What do you do if you are in a public place, or even in your own backyard for that matter, and a situation arises where another person threatens to harm you? Do you turn around and walk away? What if you firmly believe that turning your back on the angry person will place you at further risk for harm? If you are convinced that your situation may have life or death consequences, can you stand your ground and defend yourself? Do you know what Florida law says about it?
Typically, several types of self-defense laws are on the books of which you should be aware, as the differences can be quite confusing. Florida is actually one of many states that have implemented stand your ground laws. These laws recognize that if you face an imminent threat to your life, you have the right to defend yourself no matter where you are at the time.
Purpose of stand your ground laws
If you were to be involved in a situation where you had to use deadly force to protect your life, you’d never want there to be a question regarding whether you had a right to defend yourself. The following list explains basic facts regarding the purpose of the law, along with how it differs from other self-defense doctrines.
No obligation to retreat: Before stand your ground laws, you were obligated to attempt to retreat from a threat of violence rather than take lethal action against your assailant. The law only permitted the use deadly force as a last resort. In Florida and several other states, stand your ground laws remove the duty to retreat if you believe you are facing an imminent life-or-death situation. The law attempts to remove any confusion as to whether you had the right to act with deadly force to defend yourself under certain circumstances.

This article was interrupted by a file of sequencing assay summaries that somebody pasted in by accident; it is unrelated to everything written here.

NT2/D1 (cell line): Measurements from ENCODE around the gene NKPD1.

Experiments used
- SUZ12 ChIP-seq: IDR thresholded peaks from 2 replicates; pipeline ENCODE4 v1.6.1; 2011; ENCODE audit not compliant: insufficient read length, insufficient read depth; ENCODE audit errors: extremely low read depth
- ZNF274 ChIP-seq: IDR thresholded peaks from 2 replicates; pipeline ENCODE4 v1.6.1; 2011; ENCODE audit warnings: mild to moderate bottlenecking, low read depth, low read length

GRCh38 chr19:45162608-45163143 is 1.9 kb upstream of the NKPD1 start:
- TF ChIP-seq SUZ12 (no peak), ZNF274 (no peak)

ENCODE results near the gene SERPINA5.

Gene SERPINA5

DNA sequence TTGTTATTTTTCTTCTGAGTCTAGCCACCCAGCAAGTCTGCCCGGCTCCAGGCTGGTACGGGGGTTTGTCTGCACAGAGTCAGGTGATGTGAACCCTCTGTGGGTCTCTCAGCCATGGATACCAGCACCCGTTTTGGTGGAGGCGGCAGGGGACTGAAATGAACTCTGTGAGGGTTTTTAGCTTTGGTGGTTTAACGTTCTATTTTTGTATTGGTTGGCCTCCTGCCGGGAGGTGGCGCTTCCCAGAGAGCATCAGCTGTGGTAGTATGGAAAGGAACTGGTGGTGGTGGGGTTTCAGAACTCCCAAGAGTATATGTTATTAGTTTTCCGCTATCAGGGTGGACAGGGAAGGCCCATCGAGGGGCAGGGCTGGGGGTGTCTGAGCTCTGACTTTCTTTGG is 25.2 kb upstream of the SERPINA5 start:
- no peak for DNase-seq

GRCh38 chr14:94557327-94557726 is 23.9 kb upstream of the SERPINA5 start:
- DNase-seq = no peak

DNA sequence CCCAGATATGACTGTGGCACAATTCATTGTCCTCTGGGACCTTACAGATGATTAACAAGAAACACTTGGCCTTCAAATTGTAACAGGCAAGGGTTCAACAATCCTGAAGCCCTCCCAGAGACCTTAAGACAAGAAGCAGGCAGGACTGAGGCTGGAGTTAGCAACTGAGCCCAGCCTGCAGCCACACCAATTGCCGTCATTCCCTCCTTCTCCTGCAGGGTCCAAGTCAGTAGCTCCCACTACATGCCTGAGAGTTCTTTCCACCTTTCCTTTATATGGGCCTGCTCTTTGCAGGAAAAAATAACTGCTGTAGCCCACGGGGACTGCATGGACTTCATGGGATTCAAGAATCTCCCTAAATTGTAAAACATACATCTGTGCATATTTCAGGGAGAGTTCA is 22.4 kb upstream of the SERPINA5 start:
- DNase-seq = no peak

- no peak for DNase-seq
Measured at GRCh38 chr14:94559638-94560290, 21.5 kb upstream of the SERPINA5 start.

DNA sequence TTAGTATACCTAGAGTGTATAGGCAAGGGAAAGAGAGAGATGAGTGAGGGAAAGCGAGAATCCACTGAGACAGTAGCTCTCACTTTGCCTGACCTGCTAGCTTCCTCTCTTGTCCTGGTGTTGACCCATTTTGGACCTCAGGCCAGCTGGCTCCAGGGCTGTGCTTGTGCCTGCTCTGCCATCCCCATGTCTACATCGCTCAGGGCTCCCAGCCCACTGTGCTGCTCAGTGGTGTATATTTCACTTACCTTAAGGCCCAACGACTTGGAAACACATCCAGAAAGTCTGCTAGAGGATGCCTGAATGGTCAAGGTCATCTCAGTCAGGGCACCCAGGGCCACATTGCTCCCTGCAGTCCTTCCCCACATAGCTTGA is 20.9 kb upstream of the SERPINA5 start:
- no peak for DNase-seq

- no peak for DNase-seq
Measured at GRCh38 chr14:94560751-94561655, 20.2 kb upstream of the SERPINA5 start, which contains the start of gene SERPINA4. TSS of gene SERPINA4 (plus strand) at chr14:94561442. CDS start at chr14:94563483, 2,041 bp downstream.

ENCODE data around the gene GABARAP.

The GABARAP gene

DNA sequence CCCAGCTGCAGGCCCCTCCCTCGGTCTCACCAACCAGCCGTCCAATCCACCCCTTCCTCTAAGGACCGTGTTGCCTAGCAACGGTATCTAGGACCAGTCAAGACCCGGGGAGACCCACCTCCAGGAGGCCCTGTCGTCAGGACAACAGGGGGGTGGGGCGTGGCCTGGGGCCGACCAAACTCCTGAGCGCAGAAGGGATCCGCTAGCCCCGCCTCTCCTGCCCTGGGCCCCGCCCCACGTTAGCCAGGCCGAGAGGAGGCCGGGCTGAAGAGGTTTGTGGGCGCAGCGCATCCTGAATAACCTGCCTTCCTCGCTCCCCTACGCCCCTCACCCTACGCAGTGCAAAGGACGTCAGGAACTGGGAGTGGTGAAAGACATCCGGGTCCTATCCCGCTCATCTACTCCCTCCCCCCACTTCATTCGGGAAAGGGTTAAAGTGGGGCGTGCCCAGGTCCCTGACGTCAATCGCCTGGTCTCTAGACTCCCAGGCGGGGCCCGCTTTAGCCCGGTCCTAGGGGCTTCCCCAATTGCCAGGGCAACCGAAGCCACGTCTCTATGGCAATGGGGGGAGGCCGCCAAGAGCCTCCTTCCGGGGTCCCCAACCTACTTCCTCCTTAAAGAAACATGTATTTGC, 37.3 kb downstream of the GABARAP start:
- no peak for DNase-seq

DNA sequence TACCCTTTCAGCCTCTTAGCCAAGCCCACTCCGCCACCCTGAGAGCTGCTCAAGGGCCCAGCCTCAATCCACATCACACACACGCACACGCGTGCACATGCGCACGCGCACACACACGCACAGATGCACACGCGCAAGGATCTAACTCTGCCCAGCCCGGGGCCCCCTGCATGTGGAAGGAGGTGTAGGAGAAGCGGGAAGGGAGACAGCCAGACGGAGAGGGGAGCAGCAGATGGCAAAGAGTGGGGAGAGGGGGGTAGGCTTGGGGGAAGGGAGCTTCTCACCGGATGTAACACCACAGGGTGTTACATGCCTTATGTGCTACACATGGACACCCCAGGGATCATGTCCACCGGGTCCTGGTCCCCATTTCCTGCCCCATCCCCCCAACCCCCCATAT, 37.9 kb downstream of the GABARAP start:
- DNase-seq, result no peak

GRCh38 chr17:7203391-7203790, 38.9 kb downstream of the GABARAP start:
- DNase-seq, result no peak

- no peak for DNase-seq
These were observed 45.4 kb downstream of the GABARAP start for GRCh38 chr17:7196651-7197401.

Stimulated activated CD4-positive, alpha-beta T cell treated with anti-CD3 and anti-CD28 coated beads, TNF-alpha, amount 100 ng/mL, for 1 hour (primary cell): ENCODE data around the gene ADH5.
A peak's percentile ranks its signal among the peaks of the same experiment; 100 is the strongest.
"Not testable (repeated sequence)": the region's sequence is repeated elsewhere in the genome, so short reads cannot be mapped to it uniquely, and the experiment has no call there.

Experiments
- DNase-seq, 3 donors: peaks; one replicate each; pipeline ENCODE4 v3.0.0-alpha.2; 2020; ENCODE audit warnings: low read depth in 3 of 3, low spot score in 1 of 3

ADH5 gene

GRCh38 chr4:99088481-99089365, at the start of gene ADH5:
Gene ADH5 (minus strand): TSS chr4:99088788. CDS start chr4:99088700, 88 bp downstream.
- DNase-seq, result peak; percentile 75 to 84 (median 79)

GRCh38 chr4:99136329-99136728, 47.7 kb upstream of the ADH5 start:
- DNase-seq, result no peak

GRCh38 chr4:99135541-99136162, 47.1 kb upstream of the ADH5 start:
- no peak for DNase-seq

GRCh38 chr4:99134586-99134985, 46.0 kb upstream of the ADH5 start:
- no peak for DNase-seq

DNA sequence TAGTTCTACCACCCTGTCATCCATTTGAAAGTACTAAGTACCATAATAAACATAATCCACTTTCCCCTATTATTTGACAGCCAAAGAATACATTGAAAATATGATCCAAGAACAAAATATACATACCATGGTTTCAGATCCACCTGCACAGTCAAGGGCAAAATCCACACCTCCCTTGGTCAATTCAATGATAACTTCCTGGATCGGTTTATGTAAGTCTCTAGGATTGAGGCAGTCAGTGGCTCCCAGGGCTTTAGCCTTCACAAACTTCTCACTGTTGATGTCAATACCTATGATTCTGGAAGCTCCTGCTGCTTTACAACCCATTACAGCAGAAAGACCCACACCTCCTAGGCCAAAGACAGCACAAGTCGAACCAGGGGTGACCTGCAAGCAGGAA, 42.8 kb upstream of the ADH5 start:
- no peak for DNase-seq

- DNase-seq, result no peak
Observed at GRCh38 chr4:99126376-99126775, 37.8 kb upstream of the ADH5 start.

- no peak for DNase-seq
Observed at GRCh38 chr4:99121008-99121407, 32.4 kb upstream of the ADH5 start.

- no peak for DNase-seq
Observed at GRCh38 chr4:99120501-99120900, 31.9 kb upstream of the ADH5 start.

Prosecution: You may not face prosecution because you stood your ground and used deadly force to defend yourself in the face of an imminent threat if the circumstances of your situation meet the requirements of the law.
Immunity: Stand your ground laws vary by state and slight differences can have significant meaning. For instance, instead of acting as an affirmative defense, stand your ground laws can grant immunity from prosecution in some states.
Different from other doctrines: Stand your ground laws generally have broader reach regarding your location at the time you exert deadly force in self-defense. Other laws, such as the Castle Doctrine, specify location by limiting it to real property, such as inside your home, backyard or a business you own.
Florida’s stand your ground law has made national news on numerous occasions. These cases often create a significant amount of controversy, even within the state’s courts, because the perception of the individual using deadly force has a significant impact on the outcome. The individuals involved in these cases used such force against those they believed were threats to their lives.
Does this law apply to your case?
If you have lived through a similar experience where you believed your life was threatened, you may be able to apply this law to your particular situation. To be sure, you may wish to discuss the matter with an experienced criminal defense attorney who is well versed in Florida’s self-defense doctrines (including the stand your ground law). There are ways to protect your rights that may include asserting your right to stand your ground and defend yourself against what you believed was an immediate threat to your life.